Types of Equity Release Schemes


Here are the main equity release schemes with their pros and cons:

Home reversion schemes

account for a tiny part of the market. With these, you sell all, or part, of your home to a company in return for a lump sum, or regular income, and the right to remain living there. When the property is eventually sold, you or your estate only receive the percentage of the property's value that you still own. If, for example, you have sold 60%, you will only keep 40% of the final sale price.

Fees on the schemes vary, but a rough estimate of the cost of setting up an equity release scheme is about £1,500, plus any fee you have to pay your financial adviser.

As a company we no longer give advice on Home Reversion Schemes if however you want more information on these please contact us and we will be happy to refer you to a company that does.


  • No ongoing repayments, the reversion company makes all of its money when the property is sold.
  • You know at outset what share of your home (if not its value) you will be leaving to your family.
  • You continue to share in any rise in the value of your property (unless you have sold its entire value).
  • You can take extra cash advances, depending on the amount you originally took.
  • If you are a smoker or have a serious illness, you may be able to get a bigger payment.


  • The reversion company will buy at a discount to the current market value. The big discount at which the reversion company will want to buy makes these schemes less suitable for people in their 60s.
  • If you die soon after taking out a plan, you could effectively have sold off your house (or a share of it) on the cheap. Some schemes give families a rebate if you die within the first few years of signing up.
  • Reversion companies can be choosy about which properties they take.

Interest-only mortgages

You borrow a lump sum secured against the value of your home. You pay interest each month, but you have a lump sum to spend as you wish. The capital is eventually repaid out of the sale proceeds.


  • The amount you owe is fixed so any increase in the value of your home belongs to you or your family.
  • You can borrow at a fixed rate so you know exactly what you have to pay every month.
  • Cons

  • You need to be able to afford the ongoing interest payments: you should think about investing the lump sum you borrow.
  • Many schemes involve buying an annuity. Because annuity rates are so low and they increase with age, these schemes are often only suitable for elderly homeowners.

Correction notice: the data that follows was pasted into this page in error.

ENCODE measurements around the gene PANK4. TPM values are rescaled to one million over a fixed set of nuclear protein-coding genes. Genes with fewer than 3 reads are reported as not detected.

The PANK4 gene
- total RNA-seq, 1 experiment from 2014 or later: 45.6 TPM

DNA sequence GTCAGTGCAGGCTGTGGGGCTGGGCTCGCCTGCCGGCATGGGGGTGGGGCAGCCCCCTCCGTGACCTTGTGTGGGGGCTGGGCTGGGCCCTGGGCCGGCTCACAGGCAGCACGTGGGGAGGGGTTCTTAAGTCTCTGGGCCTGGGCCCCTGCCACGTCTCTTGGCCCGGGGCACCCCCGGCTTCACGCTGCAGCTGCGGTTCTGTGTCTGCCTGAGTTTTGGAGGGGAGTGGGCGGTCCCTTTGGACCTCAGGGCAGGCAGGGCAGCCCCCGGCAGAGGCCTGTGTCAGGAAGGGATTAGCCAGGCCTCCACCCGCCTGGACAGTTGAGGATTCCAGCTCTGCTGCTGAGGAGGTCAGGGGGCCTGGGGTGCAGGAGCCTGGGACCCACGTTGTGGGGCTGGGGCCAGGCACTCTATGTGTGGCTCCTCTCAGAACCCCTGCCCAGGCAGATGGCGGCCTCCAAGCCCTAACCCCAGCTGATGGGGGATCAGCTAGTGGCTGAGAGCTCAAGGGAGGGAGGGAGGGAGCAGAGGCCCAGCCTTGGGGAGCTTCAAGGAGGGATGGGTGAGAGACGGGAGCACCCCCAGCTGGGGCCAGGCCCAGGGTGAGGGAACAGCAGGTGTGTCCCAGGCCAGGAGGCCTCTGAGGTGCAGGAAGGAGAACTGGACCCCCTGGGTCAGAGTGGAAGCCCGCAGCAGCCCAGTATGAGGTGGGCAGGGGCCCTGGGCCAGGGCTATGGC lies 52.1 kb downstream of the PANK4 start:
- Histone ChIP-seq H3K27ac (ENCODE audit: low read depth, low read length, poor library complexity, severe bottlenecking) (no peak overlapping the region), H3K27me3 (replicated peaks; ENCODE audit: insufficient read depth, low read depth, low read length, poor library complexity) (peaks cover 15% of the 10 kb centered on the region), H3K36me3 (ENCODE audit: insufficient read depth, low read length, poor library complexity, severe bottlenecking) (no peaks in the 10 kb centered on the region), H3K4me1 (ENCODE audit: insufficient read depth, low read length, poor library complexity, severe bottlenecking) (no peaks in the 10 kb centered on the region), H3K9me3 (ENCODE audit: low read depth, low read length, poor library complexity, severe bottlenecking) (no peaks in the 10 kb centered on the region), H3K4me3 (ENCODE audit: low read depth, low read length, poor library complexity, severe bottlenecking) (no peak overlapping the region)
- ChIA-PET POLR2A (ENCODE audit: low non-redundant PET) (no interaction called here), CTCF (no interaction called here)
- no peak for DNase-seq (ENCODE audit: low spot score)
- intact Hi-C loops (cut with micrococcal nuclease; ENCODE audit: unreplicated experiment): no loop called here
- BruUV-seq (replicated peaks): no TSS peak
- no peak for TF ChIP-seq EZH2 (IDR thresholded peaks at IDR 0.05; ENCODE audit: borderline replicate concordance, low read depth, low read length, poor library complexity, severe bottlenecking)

• Variable rate loans can be very risky: your payments could rise more than your pension or other income.

Home income plans

These used to be the most popular type of equity release plans. You take out a mortgage against your home and use the money to buy an annuity which guarantees you an income for life. Mortgage payments are deducted from this monthly income, although the original capital is only repaid from the sale proceeds, normally after you die.


  • Regular income for life and the mortgage interest is deducted automatically.
  • The amount you owe is fixed and any increase in the value of your home belongs to you or your family.


  • Not suitable for those looking for a substantial lump sum.
  • Income is normally fixed at outset, so will be eroded by inflation.
  • Built-in annuities are not the most competitive - you are generally better off shopping around for an annuity (if the plan permits this) or investing the money elsewhere.

Lifetime mortgages

are the most common type of scheme. These enable you to take out a loan on your property in return for a lump sum, an income or a combination of the two. You continue to own the property. Usually, you will not make monthly repayments and the debt will be repaid only when you die or go into long-term care. As there are no monthly repayments, the interest "rolls up", and this compounding effect will quickly increase the amount you owe.

The most popular sort of lifetime mortgage is the "drawdown" version, designed for those who don't need a large cash lump sum at the outset. Instead, a pot of money is set aside for you to draw from, as and when you need it. You only pay interest on the cash you release, which could save you a great deal of money.


  • No interest payable while you are alive, so you will get a higher income for the same sized loan than with an interest-only mortgage or home income plan.
  • Most loans are fixed-interest, so reducing risk.
  • Plans are available to people as young as 55.
  • The provider of a lifetime mortgage will be authorised and regulated by the Financial Conduct Authority.


  • The uncertainty about how much will have to be repaid at the end – and how much will be left for your family.
  • Interest payments can mount up quickly and will further reduce what your family will inherit.
  • Your family could end up with nothing from the sale proceeds even though the lump sum you were lent only seemed a fairly small proportion of the home’s value.
  • Interest rates can be high.
  • You may not be able to get a top-up loan later.

This is a lifetime mortgage. To understand the features and risks ask for a personalised illustration. Check that this mortgage will meet your needs if you want to move or sell your home or you want your family to inherit it. If you are in any doubt seek independent advice.